In the aftermath of the Munich agreement, which turned the Sudetenland of Czechoslovakia over to Germany, German troops march into the town square of Friedland. October 3, 1938.
Wide World Photo
Czechoslovakia was founded in 1918 after the dissolution of the Austro-Hungarian state at the end of World War I. It included the Czech provinces of Bohemia and Moravia, Slovakia, the province of Subcarpathian Rus (Transcarpathian Ukraine), and portions of Austrian Silesia.
Prewar census data divides the prewar population of Czechoslovakia along ethnic (mother tongue) lines at about 50 percent Czech, 22.3 percent German, 16 percent Slovak, 4.78 percent Magyar (Hungarian), 3.79 percent Ukrainian, 1.29 Hebrew and Yiddish, and 0.57 Polish.
Despite its multinational population and tense relations with its neighbors, all of whom coveted its territory, Czechoslovakia remained a functioning parliamentary democracy until the Munich crisis of 1938.
ANNEXATION OF THE SUDETENLAND
After the Nazi seizure of power in 1933, Germany demanded the “return” of the ethnic German population of Czechoslovakia -- and the land on which it lived -- to the German Reich. In late summer 1938, Hitler threatened to unleash a European war unless the Sudetenland was ceded to Germany. The Sudetenland was a border area of Czechoslovakia containing a majority ethnic German population as well as all of the Czechoslovak Army's defensive positions in event of a war with Germany. The leaders of Britain, France, Italy, and Germany held a conference in Munich on September 29-30, 1938. In what became known as the Munich Pact, they agreed to the German annexation of the Sudetenland in exchange for a pledge of peace from Hitler.
PARTITION OF CZECHOSLOVAKIA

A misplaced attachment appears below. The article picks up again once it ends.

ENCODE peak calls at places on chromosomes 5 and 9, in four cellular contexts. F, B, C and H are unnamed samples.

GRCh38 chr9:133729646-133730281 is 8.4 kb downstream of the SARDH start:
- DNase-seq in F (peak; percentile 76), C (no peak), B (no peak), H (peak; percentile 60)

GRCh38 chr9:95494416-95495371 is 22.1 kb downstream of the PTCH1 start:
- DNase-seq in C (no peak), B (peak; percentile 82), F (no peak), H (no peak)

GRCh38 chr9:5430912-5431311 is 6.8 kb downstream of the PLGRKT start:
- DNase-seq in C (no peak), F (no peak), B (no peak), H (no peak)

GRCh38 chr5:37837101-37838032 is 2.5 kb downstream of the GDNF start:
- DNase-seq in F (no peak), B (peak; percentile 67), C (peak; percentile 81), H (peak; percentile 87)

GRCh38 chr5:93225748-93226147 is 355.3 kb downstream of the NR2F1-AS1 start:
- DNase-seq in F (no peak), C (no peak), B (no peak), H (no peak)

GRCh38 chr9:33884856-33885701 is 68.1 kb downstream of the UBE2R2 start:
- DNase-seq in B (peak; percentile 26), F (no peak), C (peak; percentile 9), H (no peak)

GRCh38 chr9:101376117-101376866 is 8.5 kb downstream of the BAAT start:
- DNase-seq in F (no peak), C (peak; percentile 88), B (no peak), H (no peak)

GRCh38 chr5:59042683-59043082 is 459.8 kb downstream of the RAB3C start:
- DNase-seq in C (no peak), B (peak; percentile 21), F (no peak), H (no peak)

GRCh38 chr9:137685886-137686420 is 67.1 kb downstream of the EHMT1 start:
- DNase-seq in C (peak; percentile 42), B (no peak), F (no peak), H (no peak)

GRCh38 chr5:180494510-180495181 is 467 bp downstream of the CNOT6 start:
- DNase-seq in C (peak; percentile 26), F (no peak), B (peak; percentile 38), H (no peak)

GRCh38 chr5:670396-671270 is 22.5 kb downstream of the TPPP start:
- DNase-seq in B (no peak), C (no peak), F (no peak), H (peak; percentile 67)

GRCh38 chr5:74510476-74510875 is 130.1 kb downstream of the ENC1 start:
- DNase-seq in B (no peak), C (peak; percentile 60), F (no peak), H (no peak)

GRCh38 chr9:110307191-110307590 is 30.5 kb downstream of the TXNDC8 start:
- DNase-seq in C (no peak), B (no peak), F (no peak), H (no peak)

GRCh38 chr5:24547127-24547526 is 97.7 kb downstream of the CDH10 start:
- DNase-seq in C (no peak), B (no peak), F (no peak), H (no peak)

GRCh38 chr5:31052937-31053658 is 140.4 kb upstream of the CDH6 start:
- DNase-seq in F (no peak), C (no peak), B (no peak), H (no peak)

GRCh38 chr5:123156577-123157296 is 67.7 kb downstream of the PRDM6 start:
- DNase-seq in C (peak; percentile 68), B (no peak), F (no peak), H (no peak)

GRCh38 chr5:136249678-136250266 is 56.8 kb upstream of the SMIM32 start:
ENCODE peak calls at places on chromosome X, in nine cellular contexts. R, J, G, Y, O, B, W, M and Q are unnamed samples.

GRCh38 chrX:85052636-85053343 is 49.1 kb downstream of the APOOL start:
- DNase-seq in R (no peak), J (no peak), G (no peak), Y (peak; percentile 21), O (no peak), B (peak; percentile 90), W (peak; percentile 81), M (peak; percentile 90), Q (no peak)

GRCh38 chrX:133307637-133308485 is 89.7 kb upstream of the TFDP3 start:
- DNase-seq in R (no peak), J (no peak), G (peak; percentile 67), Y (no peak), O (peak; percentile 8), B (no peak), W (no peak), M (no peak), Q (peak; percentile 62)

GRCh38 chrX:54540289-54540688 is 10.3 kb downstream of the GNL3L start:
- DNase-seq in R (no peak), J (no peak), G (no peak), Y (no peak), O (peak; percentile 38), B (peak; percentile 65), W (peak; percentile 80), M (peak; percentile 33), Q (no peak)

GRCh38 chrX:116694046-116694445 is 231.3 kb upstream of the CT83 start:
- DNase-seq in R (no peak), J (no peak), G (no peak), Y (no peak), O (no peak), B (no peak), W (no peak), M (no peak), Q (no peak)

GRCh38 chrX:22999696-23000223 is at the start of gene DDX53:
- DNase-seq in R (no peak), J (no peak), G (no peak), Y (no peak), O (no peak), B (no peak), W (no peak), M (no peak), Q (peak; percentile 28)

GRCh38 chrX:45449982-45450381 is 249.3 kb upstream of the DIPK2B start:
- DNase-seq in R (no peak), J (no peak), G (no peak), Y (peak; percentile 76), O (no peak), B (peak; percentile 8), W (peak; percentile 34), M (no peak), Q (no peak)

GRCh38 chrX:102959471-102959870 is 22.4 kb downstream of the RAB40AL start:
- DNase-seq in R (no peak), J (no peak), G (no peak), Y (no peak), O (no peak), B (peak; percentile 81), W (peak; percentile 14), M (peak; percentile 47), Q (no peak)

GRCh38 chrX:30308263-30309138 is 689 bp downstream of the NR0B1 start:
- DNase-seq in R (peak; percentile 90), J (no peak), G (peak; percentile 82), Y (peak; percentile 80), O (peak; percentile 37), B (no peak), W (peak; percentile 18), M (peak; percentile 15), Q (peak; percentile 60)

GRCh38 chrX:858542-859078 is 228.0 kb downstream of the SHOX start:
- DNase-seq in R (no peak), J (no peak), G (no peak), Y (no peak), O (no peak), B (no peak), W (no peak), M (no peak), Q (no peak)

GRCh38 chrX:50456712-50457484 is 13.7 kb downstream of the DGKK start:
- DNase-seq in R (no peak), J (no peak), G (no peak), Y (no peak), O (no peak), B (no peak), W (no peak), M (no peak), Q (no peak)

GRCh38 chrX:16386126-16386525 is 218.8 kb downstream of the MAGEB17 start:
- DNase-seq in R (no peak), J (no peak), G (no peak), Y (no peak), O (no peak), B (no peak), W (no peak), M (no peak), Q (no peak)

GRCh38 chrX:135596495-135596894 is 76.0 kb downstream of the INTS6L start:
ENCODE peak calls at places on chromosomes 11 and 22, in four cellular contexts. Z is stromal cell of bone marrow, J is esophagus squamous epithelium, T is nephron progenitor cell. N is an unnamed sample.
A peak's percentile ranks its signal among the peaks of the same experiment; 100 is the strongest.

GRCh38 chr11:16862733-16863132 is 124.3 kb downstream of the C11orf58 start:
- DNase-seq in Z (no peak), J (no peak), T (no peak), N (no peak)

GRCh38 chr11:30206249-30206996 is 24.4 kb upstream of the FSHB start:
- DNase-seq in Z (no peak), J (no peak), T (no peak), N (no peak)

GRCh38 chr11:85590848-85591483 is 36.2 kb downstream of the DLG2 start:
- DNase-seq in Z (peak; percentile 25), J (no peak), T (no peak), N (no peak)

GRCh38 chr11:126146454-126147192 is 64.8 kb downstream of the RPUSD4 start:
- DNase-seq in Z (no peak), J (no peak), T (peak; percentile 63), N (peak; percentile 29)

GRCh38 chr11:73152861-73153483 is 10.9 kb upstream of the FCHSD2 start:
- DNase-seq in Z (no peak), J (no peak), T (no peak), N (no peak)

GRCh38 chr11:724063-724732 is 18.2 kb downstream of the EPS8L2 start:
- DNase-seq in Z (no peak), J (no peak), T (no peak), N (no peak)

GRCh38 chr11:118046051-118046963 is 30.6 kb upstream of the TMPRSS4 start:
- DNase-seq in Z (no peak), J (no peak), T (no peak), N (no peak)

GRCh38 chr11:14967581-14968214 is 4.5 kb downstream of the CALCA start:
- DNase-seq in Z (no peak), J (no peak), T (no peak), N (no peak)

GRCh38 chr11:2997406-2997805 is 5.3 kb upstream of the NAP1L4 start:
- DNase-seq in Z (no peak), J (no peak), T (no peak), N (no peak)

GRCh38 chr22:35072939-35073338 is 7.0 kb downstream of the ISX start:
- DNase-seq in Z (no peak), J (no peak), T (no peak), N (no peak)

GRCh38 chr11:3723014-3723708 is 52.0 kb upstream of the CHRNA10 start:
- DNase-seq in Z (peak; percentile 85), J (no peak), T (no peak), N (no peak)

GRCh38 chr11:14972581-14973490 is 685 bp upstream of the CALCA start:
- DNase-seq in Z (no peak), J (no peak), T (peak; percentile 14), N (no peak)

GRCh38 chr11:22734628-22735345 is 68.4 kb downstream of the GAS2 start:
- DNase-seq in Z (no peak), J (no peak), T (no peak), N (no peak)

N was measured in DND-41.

In the wake of the Munich Pact, the leaders of the democratic government in Czechoslovakia resigned; President Beneš left the country for France. Under severe German pressure from without and Slovak separatist pressure from within, the rump state restructured itself into an authoritarian regime and renamed itself Czecho-Slovakia, reflecting the significant autonomy granted to Slovakia. These efforts did nothing to deter Nazi Germany from inviting Czechoslovakia's other neighbors to make demands on its territory. In the autumn of 1938, as a result of the First Vienna Arbitration Award, Hungary annexed territory in southern Slovakia, and Poland annexed the Tešin District of Czech Silesia.
On March 15, 1939, Nazi Germany invaded and occupied the Czech provinces of Bohemia and Moravia in the rump Czecho-Slovak state, in flagrant violation of the Munich Pact. The German occupation authorities refashioned the two provinces as a German protectorate, annexed directly to the Reich, but under the leadership of a Reich Protector. Konstantin von Neurath, the former German foreign minister, served as Reich Protector from March 1939 until he was replaced by RSHA chief Reinhard Heydrich. After Heydrich's assassination in late spring 1942, Order Police chief Kurt Daluege served briefly as Reich Protector. From 1943 until 1945, former Minister of the Interior Wilhelm Frick held this post.
Slovakia became an independent state under the leadership of a Catholic priest, Jozef Tiso, whose followers established a fascist, authoritarian, one-party dictatorship, strongly influenced by the separatist Catholic clerical hierarchy in internal policy and closely allied with Nazi Germany. The ruling party was the Slovak People's Party. The Tiso regime remained in power until April 1945.
Two months later, in May, Hungary seized and annexed Subcarpathian Rus. Established as a new state in 1918, Czechoslovakia had disappeared from the map two decades later.
The Germans and their collaborators killed approximately 263,000 Jews who had resided on the territory of the Czechoslovak Republic in 1938.
Miles Lerman Center for the Study of Jewish Resistance—Jewish Resistance Unit from Novaky »
Center for Advanced Holocaust Studies—Jewish Resistance Bibliography: Czechoslovakia »
USC Shoah Foundation—Czech-Language Portal/Lesson (external link) »